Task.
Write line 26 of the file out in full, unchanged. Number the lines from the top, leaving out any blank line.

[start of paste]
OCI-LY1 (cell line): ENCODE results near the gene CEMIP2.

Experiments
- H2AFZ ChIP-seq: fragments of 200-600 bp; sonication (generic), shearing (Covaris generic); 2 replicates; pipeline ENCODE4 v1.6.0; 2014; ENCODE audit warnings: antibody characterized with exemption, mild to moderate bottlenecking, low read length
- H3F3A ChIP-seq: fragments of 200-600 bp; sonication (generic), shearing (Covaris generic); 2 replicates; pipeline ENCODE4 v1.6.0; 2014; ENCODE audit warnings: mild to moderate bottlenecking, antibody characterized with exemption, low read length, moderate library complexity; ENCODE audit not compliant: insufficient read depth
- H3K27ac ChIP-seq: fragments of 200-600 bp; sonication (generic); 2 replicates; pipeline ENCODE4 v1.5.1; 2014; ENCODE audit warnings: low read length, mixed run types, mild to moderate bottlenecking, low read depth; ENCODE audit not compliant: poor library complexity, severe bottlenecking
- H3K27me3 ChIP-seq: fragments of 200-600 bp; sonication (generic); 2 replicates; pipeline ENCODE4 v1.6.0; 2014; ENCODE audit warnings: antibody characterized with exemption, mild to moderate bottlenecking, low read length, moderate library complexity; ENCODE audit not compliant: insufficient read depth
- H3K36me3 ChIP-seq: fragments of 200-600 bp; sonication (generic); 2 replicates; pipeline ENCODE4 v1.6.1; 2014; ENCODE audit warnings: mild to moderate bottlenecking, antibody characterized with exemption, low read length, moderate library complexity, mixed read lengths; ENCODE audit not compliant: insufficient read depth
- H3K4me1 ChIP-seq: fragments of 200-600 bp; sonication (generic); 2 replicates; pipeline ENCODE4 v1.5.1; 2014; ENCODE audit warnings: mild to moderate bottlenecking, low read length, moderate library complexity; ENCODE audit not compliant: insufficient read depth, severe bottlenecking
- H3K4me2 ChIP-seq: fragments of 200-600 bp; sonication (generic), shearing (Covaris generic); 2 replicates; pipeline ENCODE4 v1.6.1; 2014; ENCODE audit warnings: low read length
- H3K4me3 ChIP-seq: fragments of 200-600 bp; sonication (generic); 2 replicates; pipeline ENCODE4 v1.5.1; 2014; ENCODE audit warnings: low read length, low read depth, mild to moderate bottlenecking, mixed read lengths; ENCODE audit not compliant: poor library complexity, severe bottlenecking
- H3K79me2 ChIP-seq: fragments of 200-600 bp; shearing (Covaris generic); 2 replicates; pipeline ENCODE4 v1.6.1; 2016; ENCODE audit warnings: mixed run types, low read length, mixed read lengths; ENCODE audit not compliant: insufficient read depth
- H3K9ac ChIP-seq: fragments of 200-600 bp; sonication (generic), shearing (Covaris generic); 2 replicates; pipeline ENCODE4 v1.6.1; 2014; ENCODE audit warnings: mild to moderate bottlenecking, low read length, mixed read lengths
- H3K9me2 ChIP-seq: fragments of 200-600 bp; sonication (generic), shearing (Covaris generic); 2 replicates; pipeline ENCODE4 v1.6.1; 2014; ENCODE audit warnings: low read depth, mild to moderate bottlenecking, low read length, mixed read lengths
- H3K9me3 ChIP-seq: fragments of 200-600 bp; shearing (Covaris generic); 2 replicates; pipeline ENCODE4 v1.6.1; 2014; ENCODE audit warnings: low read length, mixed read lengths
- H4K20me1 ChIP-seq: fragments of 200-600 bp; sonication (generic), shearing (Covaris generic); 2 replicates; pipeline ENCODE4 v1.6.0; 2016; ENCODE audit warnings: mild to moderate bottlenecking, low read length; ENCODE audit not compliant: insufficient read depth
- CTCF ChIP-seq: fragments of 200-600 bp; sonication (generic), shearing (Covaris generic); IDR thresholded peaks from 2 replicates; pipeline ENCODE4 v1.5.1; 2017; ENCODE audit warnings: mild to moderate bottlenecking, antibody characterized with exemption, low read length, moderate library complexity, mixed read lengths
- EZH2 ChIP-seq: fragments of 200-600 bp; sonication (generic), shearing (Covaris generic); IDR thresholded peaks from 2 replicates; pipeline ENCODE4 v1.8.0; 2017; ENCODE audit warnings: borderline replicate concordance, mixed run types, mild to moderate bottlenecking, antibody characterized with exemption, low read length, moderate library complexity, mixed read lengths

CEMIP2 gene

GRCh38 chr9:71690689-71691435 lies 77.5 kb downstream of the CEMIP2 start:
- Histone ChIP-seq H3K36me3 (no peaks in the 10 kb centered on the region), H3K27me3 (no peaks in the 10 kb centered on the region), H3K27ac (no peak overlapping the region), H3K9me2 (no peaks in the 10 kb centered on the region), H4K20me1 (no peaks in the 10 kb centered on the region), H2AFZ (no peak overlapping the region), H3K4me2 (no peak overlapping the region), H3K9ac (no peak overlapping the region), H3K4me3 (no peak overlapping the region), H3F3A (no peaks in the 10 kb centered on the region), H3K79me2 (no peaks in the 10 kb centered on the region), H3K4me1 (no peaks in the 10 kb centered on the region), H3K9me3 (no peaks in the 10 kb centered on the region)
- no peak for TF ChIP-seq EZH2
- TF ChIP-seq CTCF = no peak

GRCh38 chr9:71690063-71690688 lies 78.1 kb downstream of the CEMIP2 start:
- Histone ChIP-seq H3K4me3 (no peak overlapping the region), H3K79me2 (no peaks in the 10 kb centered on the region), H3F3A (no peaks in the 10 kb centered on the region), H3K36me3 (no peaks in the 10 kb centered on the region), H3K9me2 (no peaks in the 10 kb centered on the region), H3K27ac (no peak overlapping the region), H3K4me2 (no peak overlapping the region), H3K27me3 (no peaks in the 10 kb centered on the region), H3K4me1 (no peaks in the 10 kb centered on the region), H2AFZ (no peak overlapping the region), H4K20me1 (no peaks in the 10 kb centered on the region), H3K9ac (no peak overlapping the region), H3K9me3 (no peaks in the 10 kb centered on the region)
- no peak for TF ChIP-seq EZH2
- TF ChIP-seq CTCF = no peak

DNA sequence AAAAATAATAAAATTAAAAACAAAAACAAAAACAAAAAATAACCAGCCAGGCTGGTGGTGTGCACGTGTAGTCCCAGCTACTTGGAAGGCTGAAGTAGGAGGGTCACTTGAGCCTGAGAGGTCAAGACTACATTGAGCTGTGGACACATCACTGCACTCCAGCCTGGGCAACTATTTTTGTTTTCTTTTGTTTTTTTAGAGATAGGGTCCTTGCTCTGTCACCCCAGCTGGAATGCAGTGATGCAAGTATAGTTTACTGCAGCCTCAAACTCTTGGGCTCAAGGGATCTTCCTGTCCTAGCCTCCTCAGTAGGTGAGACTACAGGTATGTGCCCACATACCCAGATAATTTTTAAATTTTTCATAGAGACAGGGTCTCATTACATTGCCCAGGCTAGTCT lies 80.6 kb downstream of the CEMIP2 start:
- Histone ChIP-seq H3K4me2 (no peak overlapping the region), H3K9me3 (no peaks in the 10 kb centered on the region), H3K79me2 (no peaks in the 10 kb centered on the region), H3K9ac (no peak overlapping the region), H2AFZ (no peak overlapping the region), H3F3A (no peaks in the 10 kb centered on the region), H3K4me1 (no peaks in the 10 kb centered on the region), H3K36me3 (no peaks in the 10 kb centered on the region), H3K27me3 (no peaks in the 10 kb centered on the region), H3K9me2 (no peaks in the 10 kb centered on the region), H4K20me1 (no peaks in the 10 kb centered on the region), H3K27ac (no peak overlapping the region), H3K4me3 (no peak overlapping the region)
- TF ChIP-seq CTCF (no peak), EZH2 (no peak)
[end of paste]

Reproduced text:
- TF ChIP-seq CTCF = no peak